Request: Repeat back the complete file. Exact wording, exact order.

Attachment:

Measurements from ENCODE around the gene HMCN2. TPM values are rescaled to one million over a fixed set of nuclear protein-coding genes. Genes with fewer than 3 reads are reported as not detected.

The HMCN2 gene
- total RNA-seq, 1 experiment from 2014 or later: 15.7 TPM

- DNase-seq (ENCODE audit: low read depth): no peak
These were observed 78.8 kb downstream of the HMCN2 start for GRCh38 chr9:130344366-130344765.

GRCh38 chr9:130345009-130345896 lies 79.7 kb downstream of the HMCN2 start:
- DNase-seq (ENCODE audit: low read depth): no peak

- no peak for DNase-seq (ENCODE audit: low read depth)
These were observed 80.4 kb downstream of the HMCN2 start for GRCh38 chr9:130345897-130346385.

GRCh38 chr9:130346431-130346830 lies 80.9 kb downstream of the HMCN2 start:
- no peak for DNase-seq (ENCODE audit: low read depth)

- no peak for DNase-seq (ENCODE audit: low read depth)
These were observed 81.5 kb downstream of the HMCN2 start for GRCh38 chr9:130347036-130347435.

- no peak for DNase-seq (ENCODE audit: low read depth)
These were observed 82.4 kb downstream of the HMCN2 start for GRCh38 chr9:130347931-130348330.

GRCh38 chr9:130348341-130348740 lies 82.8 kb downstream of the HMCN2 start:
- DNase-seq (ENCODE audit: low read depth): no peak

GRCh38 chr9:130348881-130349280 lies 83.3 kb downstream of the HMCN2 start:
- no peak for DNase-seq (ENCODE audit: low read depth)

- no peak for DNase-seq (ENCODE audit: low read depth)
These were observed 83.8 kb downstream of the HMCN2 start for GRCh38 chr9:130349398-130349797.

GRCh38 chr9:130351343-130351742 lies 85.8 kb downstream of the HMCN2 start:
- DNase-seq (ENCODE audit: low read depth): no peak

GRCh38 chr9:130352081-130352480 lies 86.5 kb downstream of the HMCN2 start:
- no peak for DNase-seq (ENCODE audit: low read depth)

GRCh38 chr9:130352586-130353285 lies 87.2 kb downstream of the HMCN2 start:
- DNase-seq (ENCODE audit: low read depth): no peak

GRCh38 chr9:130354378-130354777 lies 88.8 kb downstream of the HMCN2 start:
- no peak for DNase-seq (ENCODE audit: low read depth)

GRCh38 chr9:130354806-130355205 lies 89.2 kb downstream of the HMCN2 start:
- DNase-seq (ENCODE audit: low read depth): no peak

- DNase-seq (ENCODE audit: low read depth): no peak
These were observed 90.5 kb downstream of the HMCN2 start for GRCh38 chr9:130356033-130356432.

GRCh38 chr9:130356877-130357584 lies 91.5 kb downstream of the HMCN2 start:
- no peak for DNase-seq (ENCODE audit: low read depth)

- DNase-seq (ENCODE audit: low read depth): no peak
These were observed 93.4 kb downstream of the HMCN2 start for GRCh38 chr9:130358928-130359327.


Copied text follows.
Measurements from ENCODE around the gene HMCN2. TPM values are rescaled to one million over a fixed set of nuclear protein-coding genes. Genes with fewer than 3 reads are reported as not detected.

The HMCN2 gene
- total RNA-seq, 1 experiment from 2014 or later: 15.7 TPM

- DNase-seq (ENCODE audit: low read depth): no peak
These were observed 78.8 kb downstream of the HMCN2 start for GRCh38 chr9:130344366-130344765.

GRCh38 chr9:130345009-130345896 lies 79.7 kb downstream of the HMCN2 start:
- DNase-seq (ENCODE audit: low read depth): no peak

- no peak for DNase-seq (ENCODE audit: low read depth)
These were observed 80.4 kb downstream of the HMCN2 start for GRCh38 chr9:130345897-130346385.

GRCh38 chr9:130346431-130346830 lies 80.9 kb downstream of the HMCN2 start:
- no peak for DNase-seq (ENCODE audit: low read depth)

- no peak for DNase-seq (ENCODE audit: low read depth)
These were observed 81.5 kb downstream of the HMCN2 start for GRCh38 chr9:130347036-130347435.

- no peak for DNase-seq (ENCODE audit: low read depth)
These were observed 82.4 kb downstream of the HMCN2 start for GRCh38 chr9:130347931-130348330.

GRCh38 chr9:130348341-130348740 lies 82.8 kb downstream of the HMCN2 start:
- DNase-seq (ENCODE audit: low read depth): no peak

GRCh38 chr9:130348881-130349280 lies 83.3 kb downstream of the HMCN2 start:
- no peak for DNase-seq (ENCODE audit: low read depth)

- no peak for DNase-seq (ENCODE audit: low read depth)
These were observed 83.8 kb downstream of the HMCN2 start for GRCh38 chr9:130349398-130349797.

GRCh38 chr9:130351343-130351742 lies 85.8 kb downstream of the HMCN2 start:
- DNase-seq (ENCODE audit: low read depth): no peak

GRCh38 chr9:130352081-130352480 lies 86.5 kb downstream of the HMCN2 start:
- no peak for DNase-seq (ENCODE audit: low read depth)

GRCh38 chr9:130352586-130353285 lies 87.2 kb downstream of the HMCN2 start:
- DNase-seq (ENCODE audit: low read depth): no peak

GRCh38 chr9:130354378-130354777 lies 88.8 kb downstream of the HMCN2 start:
- no peak for DNase-seq (ENCODE audit: low read depth)

GRCh38 chr9:130354806-130355205 lies 89.2 kb downstream of the HMCN2 start:
- DNase-seq (ENCODE audit: low read depth): no peak

- DNase-seq (ENCODE audit: low read depth): no peak
These were observed 90.5 kb downstream of the HMCN2 start for GRCh38 chr9:130356033-130356432.

GRCh38 chr9:130356877-130357584 lies 91.5 kb downstream of the HMCN2 start:
- no peak for DNase-seq (ENCODE audit: low read depth)

- DNase-seq (ENCODE audit: low read depth): no peak
These were observed 93.4 kb downstream of the HMCN2 start for GRCh38 chr9:130358928-130359327.